As to the issue as a whole, “People are very passionate about this because it is our community’s future, and our kids’ future. Here in Bellingham, we are trying to attract investment into our waterfront from businesses. That will be much harder with the train traffic.”
When asked about the state of the race and fundraising, Rauniyar pointed to his impressive small donor haul. “Fundraising is going very well. We have raised over $150,ooo over the last two quarters, not a single dime from PACs or lobbyists. I’m running a people-powered campaign.” Turning to our political system as a whole, he criticized the money race. “It is unfortunate that we grade our candidates by how they can raise money, that’s something I would change in Congress. I would sponsor a bill to overturn Citizen’s United.” He turned passionate, “Money is not speech and corporations are not people. This is something that goes against Democractic values. Take the money out of politics, lets take the lobbyists out of politics too!”
But before long, the affable businessman is back, talking about his strengths as a candidate. “My volunteer effort is really strong. I see my strength is myself. The more people I talk to, the more people who see me as viable. When they meet with me, they like me. I need to do more of that, rather than cornering myself doing fundraising. Money will not win this race, people we need to believe that. Candidates need to be judged as people, what their fundamental beliefs and principles are.”
As for other issues coming up this year, he fully supports marriage equality. “The government should not be in a position of telling you what to do with your personal life.” But he does not support I-502, the effort to tax, regulate and legalize marijuana. “It should be for medicinal purposes only.”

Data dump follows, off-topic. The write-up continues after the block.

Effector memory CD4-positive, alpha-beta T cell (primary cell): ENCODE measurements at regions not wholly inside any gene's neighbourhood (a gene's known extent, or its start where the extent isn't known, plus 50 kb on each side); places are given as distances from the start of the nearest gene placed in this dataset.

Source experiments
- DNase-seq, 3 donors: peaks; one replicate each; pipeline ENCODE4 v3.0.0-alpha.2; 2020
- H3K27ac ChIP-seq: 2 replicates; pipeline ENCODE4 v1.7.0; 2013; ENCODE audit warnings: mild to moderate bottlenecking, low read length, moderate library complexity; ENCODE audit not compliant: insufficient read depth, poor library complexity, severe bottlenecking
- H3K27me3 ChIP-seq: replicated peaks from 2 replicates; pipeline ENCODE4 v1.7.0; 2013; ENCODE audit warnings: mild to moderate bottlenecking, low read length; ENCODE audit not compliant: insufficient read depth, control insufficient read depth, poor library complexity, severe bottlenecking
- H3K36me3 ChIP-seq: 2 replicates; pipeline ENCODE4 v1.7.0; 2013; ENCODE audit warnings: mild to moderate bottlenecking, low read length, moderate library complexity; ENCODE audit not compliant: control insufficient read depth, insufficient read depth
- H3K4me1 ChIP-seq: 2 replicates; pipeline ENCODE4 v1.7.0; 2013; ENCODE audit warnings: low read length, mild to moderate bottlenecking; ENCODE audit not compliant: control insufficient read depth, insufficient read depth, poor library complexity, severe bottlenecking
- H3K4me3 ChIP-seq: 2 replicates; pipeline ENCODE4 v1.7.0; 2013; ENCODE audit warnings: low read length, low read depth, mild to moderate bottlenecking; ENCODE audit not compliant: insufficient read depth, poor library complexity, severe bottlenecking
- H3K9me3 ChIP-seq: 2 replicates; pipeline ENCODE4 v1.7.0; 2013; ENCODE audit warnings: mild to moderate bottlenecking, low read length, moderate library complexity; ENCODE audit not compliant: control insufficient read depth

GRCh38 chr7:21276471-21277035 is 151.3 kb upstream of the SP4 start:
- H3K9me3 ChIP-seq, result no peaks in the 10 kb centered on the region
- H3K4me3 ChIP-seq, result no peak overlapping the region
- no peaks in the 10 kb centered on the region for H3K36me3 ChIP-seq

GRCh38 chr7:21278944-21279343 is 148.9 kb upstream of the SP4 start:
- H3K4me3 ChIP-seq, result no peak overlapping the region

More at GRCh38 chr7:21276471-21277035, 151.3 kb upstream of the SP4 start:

He has a whole nine-point plan on education, with some refreshing ideas, such as locking down tuition costs when you enter a university so that you pay the same amount in tuition all four years, which provides stability for families trying to see a kid through college. He cites the progress other countries have made, in Norway, Japan and Singapore, in turning out highly skilled workers and questions why we haven’t adopted some of their techniques.
But what does he think of his competition this year? “John Koster is the perennial candidate, like Darcy Burner, Laura Ruderman and Suzan Delbene. Koster is just another politician. I’d love to be in a debate and ask him how many jobs he created. He is too extreme for this district.”
But when it comes down to it, it is narrow ideology that is making Washington fall down on the job. “There is so much polarization, it creates stagnation, which hurts people and the economy. I’m going there with an economic program to work on both sides of the aisle. To work for solution not stagnation.”
Darshan Rauniyar is an outside the box candidate, and I appreciate his steady optimism and unwavering focus on jobs. He lives up to his description as a non-political candidate, and in a weaker field, I would peg him as a strong candidate. However, with Burner, Delbene and Ruderman sucking up most of the oxygen, I have to place him in the “possible dark horse category”. That said, check out his website, he has some good ideas that no one else is talking about.